Privacy hits the headlines as Google consolidates its privacy policies into one policy

On March 1st, Google consolidated all the privacy policies across its varied range of products into one standard privacy policy across all products. This has led to concern about the privacy of computer users’ personal data online.
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* Leith - Edinburgh - UK

March 2, 2012 - PRLog -- Until now, Google maintained about 70 separate privacy policies across its varied range of products (e.g. Google Search, Groups, Gmail, or YouTube). It has now moved to consolidate these policies into one privacy policy across all products.  It will also consolidate into one database entry all the information it holds across its various products that is tied to a given email address, so that a user’s personal data is no longer compartmentalised according to the particular Google product used.  While this means that Google will not hold any more data about a given user than at present, on the other hand all its products will have access to all the data that Google holds about that user, which was not previously possible.

This development has caused widespread discussion and concern.  In late February, the French data protection regulator CNIL asked Google to delay implementation of the policy to allow more time for CNIL to analyse the implications, since it suspected that the policy may breach the EU Data Protection Directive. However, Google has not delayed the new policy.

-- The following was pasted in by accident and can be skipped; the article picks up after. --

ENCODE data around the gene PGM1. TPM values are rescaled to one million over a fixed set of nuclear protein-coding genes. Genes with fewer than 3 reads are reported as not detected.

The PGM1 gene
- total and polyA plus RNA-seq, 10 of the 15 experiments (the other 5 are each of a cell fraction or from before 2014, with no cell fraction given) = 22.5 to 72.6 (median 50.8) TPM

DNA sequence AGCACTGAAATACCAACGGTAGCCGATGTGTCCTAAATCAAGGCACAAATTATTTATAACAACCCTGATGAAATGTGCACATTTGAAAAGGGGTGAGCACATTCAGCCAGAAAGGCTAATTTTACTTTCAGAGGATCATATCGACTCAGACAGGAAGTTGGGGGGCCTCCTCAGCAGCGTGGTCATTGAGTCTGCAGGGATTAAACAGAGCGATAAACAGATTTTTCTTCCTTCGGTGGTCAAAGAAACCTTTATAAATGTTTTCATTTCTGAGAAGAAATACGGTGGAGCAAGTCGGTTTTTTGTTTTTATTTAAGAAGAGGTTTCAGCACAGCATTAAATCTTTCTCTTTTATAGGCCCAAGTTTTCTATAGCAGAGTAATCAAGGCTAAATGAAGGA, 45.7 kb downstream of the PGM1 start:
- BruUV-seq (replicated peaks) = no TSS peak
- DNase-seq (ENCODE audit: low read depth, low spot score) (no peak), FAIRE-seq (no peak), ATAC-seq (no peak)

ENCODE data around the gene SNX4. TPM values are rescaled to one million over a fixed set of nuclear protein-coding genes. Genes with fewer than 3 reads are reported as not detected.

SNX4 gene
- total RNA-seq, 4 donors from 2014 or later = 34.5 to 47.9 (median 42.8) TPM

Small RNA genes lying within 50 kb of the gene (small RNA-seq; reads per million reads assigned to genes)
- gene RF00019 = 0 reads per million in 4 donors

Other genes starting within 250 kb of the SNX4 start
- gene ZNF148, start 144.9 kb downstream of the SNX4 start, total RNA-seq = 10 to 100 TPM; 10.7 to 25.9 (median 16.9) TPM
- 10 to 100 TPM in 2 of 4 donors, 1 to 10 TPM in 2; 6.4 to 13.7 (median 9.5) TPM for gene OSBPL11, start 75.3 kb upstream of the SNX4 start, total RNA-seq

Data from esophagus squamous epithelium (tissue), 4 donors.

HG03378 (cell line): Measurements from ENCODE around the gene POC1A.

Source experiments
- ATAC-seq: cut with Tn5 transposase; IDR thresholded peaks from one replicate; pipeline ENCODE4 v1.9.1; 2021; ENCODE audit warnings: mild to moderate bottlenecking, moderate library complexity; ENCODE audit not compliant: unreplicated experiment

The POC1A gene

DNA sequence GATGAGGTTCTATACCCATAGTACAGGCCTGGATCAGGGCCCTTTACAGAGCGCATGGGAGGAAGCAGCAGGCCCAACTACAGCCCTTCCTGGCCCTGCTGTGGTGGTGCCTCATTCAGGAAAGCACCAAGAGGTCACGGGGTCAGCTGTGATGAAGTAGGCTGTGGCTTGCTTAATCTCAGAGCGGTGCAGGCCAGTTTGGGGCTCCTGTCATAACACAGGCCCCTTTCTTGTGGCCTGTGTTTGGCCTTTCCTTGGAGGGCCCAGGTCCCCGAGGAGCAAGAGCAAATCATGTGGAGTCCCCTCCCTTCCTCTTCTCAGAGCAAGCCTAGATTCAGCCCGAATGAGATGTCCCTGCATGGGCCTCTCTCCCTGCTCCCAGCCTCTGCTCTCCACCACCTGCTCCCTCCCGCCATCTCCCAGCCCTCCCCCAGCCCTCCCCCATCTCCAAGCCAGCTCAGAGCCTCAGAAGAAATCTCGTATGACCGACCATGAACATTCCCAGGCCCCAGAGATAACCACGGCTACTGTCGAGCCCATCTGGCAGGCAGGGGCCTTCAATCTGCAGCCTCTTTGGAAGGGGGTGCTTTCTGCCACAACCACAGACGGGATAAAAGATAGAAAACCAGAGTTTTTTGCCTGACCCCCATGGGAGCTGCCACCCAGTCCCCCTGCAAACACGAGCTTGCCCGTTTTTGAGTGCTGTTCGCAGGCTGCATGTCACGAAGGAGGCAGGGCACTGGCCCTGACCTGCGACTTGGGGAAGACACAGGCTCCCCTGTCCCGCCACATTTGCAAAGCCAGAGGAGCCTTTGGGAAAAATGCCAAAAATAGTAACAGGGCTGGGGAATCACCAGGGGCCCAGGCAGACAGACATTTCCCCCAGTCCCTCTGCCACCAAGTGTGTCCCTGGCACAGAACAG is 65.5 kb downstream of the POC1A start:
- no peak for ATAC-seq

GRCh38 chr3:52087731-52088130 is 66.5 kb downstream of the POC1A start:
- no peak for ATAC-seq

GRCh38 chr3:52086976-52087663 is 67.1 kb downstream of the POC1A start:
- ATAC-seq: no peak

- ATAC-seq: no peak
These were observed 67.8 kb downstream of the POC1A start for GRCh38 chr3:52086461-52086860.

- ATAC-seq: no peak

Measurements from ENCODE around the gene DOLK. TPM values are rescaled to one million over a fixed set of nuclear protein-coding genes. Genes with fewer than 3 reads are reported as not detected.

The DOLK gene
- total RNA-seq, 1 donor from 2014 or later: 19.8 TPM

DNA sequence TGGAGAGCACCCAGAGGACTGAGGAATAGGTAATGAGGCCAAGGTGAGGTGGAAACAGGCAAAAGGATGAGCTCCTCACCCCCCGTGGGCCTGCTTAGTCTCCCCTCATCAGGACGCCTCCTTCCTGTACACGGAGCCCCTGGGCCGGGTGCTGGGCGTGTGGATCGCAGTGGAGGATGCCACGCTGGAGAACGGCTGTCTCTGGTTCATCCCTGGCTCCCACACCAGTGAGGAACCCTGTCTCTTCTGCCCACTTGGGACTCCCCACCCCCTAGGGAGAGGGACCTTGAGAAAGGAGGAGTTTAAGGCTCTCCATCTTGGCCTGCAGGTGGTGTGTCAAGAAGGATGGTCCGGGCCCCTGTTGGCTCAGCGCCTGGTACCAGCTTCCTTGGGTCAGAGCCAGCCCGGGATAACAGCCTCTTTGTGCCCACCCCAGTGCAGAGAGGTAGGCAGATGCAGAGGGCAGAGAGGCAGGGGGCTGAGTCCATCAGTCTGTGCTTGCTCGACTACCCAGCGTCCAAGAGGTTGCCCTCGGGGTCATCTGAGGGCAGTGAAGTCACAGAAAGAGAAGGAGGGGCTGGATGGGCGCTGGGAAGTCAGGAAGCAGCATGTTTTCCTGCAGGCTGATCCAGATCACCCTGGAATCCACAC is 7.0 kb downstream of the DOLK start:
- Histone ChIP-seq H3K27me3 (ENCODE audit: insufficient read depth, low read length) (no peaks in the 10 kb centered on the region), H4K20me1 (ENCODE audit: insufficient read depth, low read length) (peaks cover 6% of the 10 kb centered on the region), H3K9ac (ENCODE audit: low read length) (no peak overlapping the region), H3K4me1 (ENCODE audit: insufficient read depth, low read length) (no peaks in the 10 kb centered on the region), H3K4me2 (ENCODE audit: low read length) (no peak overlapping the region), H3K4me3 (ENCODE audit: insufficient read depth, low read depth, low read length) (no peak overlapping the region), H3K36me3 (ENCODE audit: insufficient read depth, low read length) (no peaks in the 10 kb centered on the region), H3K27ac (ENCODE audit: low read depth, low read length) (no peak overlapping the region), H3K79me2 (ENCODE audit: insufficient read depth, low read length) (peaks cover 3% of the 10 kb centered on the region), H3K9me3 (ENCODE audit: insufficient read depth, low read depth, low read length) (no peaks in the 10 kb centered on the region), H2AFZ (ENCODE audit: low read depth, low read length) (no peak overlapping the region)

Briony Williams, a security consultant at the information security company commissum, comments:  "This development has far-reaching implications, because it changes the rules of the game after the fact.  Users signed up to Google products under the privacy policies in force at the time, and built up their personal Internet presence partly using those products. With the new policy, the rules have been changed.  Users no longer have the fine-grained control over personal data that they had before.  For those who object, the only option is to withdraw completely. If Google were selling consumer goods, this would matter less. But Google's stock-in-trade is actually personal data, which enables it to sell advertising to other companies. This business model makes it all the more important for Google to take seriously the concerns raised by official bodies and users, since at present there is no commercial motivation for Google to restrict its use of personal data. This means that the privacy policy is the user's only protection. Hence the policy needs to be subjected to detailed analysis over a longer period than has been possible so far, which makes it disappointing that Google has allegedly chosen to ignore CNIL's request for a delay."

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